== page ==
Young Calvin Fuller is pulled into King Arthur's court by Merlin. His mission: to save Camelot. To do this he must overcome the villain known as Lord Belascoe, train to become a knight, and... See full summary »
Thomas Ian Nicholas,
Fran Garrison's all in a tizzy because her prize Dachshund, Danke, is having pups, and she has hopes of one of the pups becoming a champion. But at the vet's, her husband Mark is talked ... See full summary »
Radio psychologist Jack Black takes his children Joshua and Ashley on a 'vacation' to a lake in British Columbia. While he grinds away at work the children discover that the famous local ... See full summary »
Harley Jane Kozak,
In a small Massachusetts town, two bumbling criminals mistakenly kidnap a maid, thinking her to be the wife of a prominent businessman. D.C., short for Darn Cat, is an alley cat who, while looking for his nightly snack, stumbles upon the kidnap victim, bound and gagged in a shed. The kidnap victim scratches a plea for help on the back of her wristwatch and puts it around the cat's neck. Patti finds the watch and links it to the missing maid. Playing amateur detective, she enlists the aid of an FBI agent, Zeke, who has been assigned to the case. Patti and Zeke follow D.C. through tight openings to track down the captive. Written by
Dean Jones acted in both "That Darn Cat" movies. In 1965's original, That Darn Cat! (1965) he had the top leading actor's role as FBI agent, Zeke Kelso. In the remake, That Darn Cat (1997) his acting was very short with character role, Mister Flint. See more »
The position of the two ropes keeping Patti tied up appear to change dramatically between shots. When Patti is first seen tied up the ropes appear to tightly intersect each other. The ropes seem to suddenly be inches apart vertically when Zeke shows up seconds later, only to go back to their original tight intersection when there is a close up of Patti right before she gets free. See more »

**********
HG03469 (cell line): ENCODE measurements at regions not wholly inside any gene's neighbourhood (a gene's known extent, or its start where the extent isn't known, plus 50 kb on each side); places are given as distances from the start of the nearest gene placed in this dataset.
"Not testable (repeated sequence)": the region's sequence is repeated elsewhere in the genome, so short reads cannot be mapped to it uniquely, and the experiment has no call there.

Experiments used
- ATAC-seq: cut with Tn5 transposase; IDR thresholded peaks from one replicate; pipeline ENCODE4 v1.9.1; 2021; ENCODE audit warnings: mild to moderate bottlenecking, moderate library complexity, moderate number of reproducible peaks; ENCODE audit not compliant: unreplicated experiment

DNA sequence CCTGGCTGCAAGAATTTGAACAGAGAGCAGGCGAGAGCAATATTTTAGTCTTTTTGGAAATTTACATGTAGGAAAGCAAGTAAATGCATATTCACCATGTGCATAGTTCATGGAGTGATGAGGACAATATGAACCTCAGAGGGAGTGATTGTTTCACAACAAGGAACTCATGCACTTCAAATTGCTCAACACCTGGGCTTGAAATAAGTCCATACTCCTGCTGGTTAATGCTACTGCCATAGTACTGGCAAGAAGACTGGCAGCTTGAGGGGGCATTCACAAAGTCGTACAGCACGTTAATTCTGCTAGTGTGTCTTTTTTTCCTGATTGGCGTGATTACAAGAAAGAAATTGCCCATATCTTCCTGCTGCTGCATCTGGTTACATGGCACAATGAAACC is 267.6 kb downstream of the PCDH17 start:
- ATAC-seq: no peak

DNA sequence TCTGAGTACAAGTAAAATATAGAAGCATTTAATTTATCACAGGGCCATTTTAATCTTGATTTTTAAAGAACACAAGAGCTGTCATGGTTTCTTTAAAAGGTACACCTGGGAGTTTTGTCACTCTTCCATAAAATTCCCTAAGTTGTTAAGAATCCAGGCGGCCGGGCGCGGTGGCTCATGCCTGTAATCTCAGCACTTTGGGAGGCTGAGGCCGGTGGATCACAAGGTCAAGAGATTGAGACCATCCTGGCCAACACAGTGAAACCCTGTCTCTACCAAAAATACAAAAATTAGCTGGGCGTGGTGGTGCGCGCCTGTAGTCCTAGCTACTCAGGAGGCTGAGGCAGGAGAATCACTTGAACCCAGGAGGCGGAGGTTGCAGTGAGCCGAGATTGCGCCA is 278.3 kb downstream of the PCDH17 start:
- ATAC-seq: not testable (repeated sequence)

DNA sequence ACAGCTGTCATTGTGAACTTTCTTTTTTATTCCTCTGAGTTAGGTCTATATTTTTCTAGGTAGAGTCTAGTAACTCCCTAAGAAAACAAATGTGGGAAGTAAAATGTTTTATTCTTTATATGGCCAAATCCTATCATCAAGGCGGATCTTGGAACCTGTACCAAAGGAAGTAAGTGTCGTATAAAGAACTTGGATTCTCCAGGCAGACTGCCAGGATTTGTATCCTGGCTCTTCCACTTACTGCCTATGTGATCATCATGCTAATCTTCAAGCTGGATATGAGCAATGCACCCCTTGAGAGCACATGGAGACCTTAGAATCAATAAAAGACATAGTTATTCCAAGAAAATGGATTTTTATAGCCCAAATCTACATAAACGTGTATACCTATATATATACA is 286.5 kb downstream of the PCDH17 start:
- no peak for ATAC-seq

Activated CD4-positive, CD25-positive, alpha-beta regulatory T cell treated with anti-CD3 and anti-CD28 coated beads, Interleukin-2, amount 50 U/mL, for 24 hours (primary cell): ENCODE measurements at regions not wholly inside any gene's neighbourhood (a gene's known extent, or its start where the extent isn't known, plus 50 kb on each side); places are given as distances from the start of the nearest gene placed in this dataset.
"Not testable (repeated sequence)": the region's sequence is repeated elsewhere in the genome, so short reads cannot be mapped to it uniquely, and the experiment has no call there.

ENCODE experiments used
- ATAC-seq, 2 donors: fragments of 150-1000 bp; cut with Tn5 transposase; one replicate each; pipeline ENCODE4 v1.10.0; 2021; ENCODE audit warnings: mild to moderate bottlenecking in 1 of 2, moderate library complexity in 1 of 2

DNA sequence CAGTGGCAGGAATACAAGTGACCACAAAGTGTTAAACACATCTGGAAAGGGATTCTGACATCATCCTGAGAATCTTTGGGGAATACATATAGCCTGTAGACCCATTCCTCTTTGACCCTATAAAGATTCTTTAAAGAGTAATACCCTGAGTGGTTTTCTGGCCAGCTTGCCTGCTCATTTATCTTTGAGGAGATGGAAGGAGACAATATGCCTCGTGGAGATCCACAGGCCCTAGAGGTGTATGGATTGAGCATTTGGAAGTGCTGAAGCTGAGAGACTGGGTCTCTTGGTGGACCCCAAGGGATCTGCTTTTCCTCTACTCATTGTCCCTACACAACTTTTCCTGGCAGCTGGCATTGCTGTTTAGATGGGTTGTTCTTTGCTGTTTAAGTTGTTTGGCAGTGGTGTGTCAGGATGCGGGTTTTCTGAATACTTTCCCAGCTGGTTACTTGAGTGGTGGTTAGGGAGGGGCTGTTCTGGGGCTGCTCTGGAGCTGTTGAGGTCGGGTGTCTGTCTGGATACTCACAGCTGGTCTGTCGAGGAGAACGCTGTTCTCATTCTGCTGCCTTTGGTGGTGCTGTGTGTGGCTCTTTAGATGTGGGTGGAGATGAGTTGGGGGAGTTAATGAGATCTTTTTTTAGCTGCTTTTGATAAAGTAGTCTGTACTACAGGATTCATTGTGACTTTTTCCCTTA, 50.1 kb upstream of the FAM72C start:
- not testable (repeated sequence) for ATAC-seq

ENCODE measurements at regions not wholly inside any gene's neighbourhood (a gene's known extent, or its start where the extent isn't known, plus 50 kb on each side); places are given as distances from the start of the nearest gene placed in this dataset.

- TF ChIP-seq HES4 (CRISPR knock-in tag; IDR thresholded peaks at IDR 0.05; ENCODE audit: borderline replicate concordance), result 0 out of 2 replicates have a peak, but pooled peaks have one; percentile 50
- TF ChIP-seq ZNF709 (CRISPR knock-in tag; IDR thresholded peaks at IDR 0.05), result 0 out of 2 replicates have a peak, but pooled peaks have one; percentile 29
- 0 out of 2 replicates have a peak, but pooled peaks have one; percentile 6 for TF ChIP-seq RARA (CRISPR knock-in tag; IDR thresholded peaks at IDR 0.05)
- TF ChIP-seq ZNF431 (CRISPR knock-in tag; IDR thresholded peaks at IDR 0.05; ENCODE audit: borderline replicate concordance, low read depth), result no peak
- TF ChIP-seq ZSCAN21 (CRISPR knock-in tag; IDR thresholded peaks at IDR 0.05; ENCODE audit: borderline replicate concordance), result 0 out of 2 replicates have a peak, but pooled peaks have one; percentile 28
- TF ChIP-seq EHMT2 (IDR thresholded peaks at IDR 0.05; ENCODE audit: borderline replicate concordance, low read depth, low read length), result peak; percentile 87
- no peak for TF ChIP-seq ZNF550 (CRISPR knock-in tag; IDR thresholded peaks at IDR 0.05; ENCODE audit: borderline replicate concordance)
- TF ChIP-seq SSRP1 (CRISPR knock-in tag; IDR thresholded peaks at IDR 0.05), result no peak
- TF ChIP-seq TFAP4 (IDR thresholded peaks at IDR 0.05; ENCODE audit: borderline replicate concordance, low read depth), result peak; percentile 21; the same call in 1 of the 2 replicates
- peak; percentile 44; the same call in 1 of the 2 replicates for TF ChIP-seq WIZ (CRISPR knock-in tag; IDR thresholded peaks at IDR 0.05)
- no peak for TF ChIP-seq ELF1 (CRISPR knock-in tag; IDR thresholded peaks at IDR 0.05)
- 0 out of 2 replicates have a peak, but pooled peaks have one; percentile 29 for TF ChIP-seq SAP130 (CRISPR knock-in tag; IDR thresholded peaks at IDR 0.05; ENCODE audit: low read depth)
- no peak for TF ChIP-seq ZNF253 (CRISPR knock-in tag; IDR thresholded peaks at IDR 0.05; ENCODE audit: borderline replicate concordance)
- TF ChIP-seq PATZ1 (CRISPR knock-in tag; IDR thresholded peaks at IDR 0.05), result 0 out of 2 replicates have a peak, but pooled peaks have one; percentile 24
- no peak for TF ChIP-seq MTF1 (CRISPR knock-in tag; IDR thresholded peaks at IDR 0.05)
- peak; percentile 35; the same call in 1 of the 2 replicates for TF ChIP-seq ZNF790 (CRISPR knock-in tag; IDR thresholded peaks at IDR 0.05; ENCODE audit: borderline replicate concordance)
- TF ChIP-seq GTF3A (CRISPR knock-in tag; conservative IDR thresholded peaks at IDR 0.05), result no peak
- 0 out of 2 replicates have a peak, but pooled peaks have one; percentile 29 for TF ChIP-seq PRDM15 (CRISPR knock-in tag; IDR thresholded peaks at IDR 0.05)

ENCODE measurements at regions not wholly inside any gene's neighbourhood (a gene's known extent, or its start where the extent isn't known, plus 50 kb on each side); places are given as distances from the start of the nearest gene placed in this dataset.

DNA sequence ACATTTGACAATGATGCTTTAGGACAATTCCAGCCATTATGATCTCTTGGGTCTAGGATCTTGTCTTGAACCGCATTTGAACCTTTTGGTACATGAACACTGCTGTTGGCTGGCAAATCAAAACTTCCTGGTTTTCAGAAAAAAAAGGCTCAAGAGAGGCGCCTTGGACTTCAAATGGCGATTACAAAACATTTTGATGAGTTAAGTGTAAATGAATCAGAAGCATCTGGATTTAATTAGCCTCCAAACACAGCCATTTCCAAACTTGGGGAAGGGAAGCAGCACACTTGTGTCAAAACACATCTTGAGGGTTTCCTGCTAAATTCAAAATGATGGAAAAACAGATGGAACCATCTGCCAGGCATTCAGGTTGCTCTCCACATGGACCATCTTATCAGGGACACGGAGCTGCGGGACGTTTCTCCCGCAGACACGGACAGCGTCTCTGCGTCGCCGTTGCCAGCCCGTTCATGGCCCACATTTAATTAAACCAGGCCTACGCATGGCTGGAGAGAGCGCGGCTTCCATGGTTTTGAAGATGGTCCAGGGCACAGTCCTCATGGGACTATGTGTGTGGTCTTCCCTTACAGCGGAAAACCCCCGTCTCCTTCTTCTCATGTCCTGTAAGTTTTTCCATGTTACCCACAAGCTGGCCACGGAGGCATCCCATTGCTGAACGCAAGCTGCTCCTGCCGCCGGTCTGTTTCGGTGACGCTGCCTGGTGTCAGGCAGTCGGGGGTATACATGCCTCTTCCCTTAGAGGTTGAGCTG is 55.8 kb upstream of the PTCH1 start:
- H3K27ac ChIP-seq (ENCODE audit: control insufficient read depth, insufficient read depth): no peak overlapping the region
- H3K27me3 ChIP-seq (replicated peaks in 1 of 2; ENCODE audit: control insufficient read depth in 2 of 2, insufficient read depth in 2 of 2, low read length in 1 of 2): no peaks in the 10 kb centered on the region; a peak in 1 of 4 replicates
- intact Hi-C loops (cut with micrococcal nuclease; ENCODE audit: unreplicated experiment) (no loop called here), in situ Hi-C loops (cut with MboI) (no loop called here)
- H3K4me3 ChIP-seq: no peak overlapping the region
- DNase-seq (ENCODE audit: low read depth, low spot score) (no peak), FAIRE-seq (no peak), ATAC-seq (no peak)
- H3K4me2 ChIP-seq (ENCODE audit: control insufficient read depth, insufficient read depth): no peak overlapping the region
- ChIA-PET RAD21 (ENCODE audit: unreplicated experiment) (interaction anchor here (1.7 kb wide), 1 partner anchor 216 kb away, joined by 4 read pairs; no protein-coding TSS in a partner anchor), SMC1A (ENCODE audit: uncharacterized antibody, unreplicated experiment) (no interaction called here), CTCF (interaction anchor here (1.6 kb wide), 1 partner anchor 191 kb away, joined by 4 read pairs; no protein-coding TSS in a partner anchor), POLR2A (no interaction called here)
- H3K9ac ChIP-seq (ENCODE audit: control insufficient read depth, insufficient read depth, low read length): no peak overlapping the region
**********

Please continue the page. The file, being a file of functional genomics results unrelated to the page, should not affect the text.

You know, I once built a castle out of Spam.
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"That Darn Cat" is a makeover of the Disney film with Haley Mills. This time around, the world is darker, the main character is darker...and the cat is darker.
Christina ("Addams Family," "Sleepy Hollow") Ricci is the main character for our story. She's a psychopathic, Gothic creature with black all around. She moves to a new town, finds a new cat, finds a new mystery, and solves it (I wasn't expecting that). Along the way is Thomas F. Wilson, better known as Biff from "Back to the Future," and Michael McKean--who does a bunch of nothing considering how funny the guy usually is.
"That Darn Cat" fails on a lot of levels. It's watchable, and probably should be seen once on TV, but I wouldn't go out of your way to see it.
Christina Ricci is fine as the title character; but I found that the whole moody, Gothic thing was a bit overdone--whether it was on the script like that or not, it was overbearing. They kept stressing to the audience, "This girl is dark," but I think I got it the first time.
Dean Jones, from the original "That Darn Cat," makes a few cameos in this flick. Whatever happened to him? The last I remember him in a film without being a cameo was "Beethoven"...
Thomas F. Wilson does seem to prove he can act out characters other than Biff, Griff and Buford Tannen, but if I were him I wouldn't quit the day job just yet--a film like this isn't going to get him back in the acting arena.
The film's gags don't exactly work all the time. Sometimes they work a little bit, but on the whole, this film is a pretty big mess that should only be seen on television when nothing good is on.
2/5 stars -
P.S.--Be on the lookout for cameos galore, including "Cheers" man John Ratzenburger.
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